in a blind manner: We felt our way blindly through the black tunnel.
without understanding, reservation, or objection; unthinkingly: They followed their leaders blindly.
without continuation: The passage ended blindly 50 feet away.

before 900; Middle English; Old English blindlīce; see blind, -ly

overblindly, adverb Unabridged
Based on the Random House Dictionary, © Random House, Inc. 2014.
Cite This Source Link To blindly
World English Dictionary
blind (blaɪnd)
1.  a.  unable to see; sightless
 b.  (as collective noun; preceded by the): the blind
2.  (usually foll by to) unable or unwilling to understand or discern
3.  not based on evidence or determined by reason: blind hatred
4.  acting or performed without control or preparation
5.  done without being able to see, relying on instruments for information
6.  hidden from sight: a blind corner; a blind stitch
7.  closed at one end: a blind alley
8.  completely lacking awareness or consciousness: a blind stupor
9.  informal very drunk
10.  having no openings or outlets: a blind wall
11.  without having been seen beforehand: a blind purchase
12.  (of cultivated plants) having failed to produce flowers or fruits
13.  (intensifier): not a blind bit of notice
14.  turn a blind eye to disregard deliberately or pretend not to notice (something, esp an action of which one disapproves)
15.  without being able to see ahead or using only instruments: to drive blind; flying blind
16.  without adequate knowledge or information; carelessly: to buy a house blind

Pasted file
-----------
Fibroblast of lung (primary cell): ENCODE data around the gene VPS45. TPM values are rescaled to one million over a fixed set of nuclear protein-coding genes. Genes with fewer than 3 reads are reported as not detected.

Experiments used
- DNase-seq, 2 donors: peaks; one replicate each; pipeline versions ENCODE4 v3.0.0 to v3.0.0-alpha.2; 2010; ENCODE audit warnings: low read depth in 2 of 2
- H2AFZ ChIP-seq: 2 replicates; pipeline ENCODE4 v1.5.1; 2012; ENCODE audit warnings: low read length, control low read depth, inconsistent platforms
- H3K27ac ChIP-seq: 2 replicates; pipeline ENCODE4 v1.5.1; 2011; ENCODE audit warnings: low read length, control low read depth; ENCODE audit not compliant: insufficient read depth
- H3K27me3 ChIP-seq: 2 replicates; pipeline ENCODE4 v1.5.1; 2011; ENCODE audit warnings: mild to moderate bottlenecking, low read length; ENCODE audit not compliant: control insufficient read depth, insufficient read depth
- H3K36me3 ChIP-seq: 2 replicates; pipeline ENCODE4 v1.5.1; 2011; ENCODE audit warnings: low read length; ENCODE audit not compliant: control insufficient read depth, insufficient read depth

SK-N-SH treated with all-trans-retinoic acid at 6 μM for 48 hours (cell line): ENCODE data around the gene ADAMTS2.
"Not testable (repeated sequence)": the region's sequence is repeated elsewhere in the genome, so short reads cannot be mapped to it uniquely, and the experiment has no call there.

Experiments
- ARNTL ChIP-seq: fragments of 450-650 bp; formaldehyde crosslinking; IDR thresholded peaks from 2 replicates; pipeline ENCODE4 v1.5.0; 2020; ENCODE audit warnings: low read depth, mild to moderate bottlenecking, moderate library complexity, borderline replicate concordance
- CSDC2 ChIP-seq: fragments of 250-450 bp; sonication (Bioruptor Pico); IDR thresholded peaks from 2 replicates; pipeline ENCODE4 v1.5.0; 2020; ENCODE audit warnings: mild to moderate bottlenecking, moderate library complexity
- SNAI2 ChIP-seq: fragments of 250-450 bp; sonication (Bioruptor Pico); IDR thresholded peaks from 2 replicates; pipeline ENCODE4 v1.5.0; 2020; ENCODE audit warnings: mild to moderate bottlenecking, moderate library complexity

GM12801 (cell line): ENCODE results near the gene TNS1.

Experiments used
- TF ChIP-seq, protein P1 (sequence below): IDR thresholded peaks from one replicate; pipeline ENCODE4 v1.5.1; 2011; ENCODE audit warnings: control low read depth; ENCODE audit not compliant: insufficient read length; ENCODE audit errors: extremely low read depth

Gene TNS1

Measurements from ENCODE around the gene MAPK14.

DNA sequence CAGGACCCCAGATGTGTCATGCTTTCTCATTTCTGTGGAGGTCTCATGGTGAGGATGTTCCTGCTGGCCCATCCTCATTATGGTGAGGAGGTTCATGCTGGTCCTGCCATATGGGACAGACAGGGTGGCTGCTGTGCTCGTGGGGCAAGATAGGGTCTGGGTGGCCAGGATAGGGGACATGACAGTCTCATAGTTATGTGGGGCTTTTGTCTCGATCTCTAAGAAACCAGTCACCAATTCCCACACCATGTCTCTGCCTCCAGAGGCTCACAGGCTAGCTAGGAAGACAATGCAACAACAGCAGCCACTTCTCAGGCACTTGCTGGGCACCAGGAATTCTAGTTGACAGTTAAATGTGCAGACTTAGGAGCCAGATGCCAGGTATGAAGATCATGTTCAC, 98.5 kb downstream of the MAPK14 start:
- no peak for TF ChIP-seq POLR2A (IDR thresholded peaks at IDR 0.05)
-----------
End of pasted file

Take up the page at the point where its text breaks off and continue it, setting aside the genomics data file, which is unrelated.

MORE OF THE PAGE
17.  (intensifier) (in the phrase blind drunk)
18.  bake blind to bake (the empty crust of a pie, pastry, etc) by half filling with dried peas, crusts of bread, etc, to keep it in shape
19.  to deprive of sight permanently or temporarily
20.  to deprive of good sense, reason, or judgment
21.  to darken; conceal
22.  (foll by with) to overwhelm by showing detailed knowledge: to blind somebody with science
23.  slang (Brit) (intr) to drive very fast
24.  slang (Brit) (intr) to curse (esp in the phrase effing and blinding)
25.  (modifier) for or intended to help blind and partially sighted people: a blind school
26.  a shade for a window, usually on a roller
27.  any obstruction or hindrance to sight, light, or air
28.  a person, action, or thing that serves to deceive or conceal the truth
29.  a person who acts on behalf of someone who does not wish his identity or actions to be known
30.  old-fashioned, slang (Brit) Also called: blinder a drunken orgy; binge
31.  poker a stake put up by a player before he examines his cards
32.  chiefly (US), (Canadian) hunting Brit name: hide a screen of brush or undergrowth, in which hunters hide to shoot their quarry
33.  military a round or demolition charge that fails to explode
[Old English blind; related to Old Norse blindr, Old High German blint; Lettish blendu to see dimly; see blunder]
usage  It is preferable to avoid using phrases such as the blind. Instead you should talk about blind and partially sighted people

Collins English Dictionary - Complete & Unabridged 10th Edition
2009 © William Collins Sons & Co. Ltd. 1979, 1986 © HarperCollins
Publishers 1998, 2000, 2003, 2005, 2006, 2007, 2009
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Example sentences
After three decades blindly pursuing growth, the government is starting to
  grapple with the environmental costs.
On one of those earlier visits they agreed they must accept blindly whatever
  occurred to them in this bizarre republic.
He'd recognized her only when she threw her unguarded, emphatic glance at
  everyone behind her in the queue-boldly but blindly.
But it must ultimately come down to exercising human judgment rather than
  relying blindly on statistical models.
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